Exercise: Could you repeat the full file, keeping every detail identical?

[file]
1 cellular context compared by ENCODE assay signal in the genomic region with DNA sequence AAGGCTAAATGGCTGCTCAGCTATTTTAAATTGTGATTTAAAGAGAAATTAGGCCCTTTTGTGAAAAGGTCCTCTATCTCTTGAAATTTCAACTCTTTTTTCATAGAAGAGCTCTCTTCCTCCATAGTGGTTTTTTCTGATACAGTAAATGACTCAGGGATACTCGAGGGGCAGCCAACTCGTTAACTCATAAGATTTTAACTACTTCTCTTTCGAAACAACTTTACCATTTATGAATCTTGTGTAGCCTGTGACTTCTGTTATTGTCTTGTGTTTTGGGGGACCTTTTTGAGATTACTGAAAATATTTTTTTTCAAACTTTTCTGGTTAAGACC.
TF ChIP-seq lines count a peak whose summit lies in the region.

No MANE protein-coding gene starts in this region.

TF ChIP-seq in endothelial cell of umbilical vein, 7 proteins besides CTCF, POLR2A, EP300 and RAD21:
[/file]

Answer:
1 cellular context compared by ENCODE assay signal in the genomic region with DNA sequence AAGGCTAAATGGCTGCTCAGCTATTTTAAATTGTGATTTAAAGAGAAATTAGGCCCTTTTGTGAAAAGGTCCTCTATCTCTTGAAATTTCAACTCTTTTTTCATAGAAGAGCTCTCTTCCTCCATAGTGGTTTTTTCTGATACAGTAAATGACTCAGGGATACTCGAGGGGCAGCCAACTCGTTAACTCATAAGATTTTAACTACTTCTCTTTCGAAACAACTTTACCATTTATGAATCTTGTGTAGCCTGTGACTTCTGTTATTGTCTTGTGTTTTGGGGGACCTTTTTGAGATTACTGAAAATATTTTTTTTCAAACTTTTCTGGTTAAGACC.
TF ChIP-seq lines count a peak whose summit lies in the region.

No MANE protein-coding gene starts in this region.

TF ChIP-seq in endothelial cell of umbilical vein, 7 proteins besides CTCF, POLR2A, EP300 and RAD21: